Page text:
• Earning implied authority
    If you’re the guy who owns the CRO-focused group, people assume you know what you’re talking about (until you prove them wrong). I can control the conversation, and have the benefit and responsibility of steering the conversation to productive places.
  • Cultivating a community
    I’ve got 220+ people in a group with at least a passing interest/stated need in the type of work I want to do most.
  • Proving my competence
    By focusing on being genuinely helpful, I’ve given myself a platform to show people my process and that I know what I’m talking about.
  • Attracting (awesome!) partners
    I’ve already approached a few different businesses I know would be interested in a forum full of people running landing page tests and looking to improve conversion rates. I have more sway as a group than I do as an individual right now.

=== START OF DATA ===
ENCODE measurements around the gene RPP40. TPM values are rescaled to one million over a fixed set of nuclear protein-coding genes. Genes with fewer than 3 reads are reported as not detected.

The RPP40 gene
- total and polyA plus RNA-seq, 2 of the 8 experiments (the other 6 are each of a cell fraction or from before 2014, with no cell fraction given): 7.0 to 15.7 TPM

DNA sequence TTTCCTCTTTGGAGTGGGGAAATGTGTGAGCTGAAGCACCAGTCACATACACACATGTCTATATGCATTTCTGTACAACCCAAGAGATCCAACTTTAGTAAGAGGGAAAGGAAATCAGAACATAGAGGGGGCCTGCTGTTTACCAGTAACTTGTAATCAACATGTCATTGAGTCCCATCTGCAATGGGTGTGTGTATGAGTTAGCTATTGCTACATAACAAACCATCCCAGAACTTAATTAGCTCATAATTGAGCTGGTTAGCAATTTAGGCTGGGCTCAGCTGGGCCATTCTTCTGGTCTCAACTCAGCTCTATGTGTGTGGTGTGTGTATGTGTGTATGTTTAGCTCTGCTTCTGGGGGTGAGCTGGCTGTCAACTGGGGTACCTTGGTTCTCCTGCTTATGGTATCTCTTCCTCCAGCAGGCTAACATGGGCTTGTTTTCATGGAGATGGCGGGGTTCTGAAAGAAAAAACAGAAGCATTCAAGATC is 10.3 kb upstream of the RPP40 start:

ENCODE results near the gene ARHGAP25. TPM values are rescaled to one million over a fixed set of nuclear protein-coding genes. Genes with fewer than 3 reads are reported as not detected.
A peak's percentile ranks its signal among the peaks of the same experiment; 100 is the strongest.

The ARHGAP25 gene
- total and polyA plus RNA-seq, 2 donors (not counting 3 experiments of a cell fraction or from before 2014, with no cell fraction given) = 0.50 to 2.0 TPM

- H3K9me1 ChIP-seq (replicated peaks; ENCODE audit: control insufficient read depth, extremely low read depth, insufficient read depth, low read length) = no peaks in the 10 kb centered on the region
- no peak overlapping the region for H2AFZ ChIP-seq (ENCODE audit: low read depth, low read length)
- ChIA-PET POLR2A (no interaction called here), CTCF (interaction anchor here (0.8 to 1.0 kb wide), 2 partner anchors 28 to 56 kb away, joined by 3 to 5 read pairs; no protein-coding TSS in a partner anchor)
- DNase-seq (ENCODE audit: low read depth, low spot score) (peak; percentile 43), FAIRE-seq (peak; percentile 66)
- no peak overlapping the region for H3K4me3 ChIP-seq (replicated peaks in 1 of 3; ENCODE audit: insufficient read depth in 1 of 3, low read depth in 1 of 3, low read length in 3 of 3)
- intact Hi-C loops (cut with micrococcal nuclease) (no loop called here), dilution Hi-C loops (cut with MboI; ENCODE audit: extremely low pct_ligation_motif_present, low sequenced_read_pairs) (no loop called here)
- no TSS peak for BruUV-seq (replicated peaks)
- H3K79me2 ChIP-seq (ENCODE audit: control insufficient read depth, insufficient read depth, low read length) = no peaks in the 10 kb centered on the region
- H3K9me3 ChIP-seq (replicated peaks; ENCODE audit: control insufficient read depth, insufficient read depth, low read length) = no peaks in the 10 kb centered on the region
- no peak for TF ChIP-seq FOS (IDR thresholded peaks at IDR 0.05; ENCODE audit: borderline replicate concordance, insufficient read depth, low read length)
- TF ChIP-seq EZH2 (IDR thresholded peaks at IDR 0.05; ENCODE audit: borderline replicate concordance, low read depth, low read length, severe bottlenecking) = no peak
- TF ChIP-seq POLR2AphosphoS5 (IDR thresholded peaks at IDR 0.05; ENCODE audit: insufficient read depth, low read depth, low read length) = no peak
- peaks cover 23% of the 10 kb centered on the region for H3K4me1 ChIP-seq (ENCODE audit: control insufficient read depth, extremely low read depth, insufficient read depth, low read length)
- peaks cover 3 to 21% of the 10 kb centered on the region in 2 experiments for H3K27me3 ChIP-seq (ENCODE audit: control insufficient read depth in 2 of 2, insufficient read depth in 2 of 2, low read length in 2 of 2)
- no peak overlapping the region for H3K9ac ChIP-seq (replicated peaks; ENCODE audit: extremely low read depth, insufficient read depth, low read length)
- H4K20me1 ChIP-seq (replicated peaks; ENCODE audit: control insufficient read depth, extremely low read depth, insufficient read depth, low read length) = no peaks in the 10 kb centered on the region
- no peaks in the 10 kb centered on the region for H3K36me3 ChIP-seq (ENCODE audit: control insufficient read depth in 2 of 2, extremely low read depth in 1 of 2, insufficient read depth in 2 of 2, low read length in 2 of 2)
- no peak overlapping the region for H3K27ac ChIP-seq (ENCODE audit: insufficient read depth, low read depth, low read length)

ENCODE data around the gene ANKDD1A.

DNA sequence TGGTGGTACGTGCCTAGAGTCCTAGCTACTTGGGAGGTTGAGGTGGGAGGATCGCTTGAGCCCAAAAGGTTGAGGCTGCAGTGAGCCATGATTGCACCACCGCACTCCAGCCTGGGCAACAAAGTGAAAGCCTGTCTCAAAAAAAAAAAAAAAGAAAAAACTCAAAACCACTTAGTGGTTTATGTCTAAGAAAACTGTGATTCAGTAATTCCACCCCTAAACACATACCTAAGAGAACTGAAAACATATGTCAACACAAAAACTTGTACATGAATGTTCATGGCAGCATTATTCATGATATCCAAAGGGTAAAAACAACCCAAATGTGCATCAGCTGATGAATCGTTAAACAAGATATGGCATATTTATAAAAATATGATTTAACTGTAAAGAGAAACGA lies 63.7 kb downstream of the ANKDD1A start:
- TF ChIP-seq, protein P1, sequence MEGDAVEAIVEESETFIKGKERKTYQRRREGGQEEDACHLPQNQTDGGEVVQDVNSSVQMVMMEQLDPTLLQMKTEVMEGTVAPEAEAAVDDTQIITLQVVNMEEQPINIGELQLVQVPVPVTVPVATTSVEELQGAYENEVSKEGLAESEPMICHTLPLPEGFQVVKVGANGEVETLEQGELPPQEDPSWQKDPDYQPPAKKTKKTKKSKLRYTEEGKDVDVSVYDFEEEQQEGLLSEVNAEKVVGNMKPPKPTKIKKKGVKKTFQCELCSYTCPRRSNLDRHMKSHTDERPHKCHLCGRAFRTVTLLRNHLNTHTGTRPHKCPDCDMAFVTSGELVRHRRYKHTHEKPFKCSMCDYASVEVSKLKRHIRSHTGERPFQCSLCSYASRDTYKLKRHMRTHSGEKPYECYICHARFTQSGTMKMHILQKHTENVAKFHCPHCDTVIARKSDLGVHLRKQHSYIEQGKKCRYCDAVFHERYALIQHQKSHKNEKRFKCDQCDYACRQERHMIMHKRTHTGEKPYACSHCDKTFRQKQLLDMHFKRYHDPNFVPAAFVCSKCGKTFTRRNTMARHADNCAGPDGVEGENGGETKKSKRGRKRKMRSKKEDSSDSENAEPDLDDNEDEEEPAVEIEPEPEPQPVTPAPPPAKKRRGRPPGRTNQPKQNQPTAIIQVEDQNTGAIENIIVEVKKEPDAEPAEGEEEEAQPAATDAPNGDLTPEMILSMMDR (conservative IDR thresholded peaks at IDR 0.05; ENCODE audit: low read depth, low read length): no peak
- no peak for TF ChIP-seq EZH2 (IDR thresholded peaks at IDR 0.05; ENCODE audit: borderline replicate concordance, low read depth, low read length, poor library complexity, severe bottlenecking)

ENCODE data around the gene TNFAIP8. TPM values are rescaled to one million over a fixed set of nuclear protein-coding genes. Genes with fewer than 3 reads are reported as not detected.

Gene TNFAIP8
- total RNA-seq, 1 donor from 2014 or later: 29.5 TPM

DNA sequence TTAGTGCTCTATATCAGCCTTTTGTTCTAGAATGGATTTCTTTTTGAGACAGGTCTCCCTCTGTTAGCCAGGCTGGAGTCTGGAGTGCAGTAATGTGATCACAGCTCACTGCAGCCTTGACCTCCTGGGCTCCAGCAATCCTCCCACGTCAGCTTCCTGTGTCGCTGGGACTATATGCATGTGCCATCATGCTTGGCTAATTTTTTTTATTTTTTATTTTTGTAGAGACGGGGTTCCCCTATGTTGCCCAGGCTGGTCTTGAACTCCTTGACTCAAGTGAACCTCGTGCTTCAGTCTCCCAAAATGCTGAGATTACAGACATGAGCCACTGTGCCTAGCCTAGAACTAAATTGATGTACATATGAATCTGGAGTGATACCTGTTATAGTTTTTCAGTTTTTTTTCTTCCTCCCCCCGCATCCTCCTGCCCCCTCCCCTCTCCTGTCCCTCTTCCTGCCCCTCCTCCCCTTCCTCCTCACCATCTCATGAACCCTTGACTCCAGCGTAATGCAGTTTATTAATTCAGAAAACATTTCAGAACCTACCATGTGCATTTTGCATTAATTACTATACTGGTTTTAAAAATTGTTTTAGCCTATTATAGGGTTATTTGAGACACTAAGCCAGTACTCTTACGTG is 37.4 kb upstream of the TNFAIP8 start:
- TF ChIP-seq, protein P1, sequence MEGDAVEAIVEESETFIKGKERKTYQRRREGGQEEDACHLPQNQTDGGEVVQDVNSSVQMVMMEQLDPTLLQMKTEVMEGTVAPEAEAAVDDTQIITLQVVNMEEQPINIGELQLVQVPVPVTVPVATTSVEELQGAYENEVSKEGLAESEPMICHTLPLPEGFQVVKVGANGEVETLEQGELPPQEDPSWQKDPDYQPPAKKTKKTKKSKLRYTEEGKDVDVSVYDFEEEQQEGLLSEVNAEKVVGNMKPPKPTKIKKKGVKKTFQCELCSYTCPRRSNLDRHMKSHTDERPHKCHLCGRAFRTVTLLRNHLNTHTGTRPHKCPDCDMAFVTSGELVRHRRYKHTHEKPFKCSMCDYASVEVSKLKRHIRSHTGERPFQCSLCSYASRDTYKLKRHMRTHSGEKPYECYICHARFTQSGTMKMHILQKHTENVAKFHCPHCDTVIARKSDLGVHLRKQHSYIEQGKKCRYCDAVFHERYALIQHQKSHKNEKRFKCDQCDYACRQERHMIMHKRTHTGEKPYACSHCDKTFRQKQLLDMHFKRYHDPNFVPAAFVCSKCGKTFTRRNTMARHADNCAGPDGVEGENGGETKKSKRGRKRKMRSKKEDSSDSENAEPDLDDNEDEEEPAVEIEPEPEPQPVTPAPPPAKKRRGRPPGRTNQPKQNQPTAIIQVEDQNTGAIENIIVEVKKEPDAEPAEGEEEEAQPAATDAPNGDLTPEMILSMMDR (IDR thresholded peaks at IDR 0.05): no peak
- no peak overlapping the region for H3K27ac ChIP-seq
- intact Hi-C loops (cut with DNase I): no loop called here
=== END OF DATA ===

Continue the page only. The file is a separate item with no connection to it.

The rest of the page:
• Learning a great deal
    Smart people like Rich Page are sharing their insights in The Pit, and I’m learning from them as they pick up things I might’ve missed, or even as I disagree with their assessments.
  • Building goodwill
    I’m not being disingenuous – even if I have something to gain, my entire focus has been on being helpful, and I do believe that kind of sentiment can only bring good things.
  • Creating a market
    It’s no big secret – one day I want to sell guides and eBooks about CRO, maybe even a beginner’s class or two. Both those participating in the community and the lurkers are the people who might one day buy from me.